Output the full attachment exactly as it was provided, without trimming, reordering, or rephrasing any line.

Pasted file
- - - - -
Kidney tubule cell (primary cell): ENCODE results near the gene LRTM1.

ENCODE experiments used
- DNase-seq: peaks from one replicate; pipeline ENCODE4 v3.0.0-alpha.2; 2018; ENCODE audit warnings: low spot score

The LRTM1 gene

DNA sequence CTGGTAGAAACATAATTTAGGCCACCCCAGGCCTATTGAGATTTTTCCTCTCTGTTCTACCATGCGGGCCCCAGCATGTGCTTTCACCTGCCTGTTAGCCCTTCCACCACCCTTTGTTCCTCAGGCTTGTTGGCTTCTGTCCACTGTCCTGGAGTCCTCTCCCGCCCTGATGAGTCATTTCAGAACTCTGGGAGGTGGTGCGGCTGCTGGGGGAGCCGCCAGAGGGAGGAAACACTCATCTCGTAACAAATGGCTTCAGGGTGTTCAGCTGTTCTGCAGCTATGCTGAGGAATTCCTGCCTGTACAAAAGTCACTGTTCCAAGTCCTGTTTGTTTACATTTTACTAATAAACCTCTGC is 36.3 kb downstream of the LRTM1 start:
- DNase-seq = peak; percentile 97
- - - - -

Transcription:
Kidney tubule cell (primary cell): ENCODE results near the gene LRTM1.

ENCODE experiments used
- DNase-seq: peaks from one replicate; pipeline ENCODE4 v3.0.0-alpha.2; 2018; ENCODE audit warnings: low spot score

The LRTM1 gene

DNA sequence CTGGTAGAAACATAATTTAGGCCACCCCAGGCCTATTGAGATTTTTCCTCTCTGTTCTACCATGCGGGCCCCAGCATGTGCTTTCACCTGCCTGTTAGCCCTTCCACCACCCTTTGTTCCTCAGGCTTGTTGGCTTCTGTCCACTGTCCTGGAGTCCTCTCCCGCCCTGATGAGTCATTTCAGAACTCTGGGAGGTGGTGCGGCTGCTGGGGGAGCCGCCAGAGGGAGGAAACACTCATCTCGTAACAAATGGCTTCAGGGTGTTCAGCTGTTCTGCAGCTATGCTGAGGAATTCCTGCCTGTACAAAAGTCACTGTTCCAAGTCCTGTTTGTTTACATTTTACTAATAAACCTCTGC is 36.3 kb downstream of the LRTM1 start:
- DNase-seq = peak; percentile 97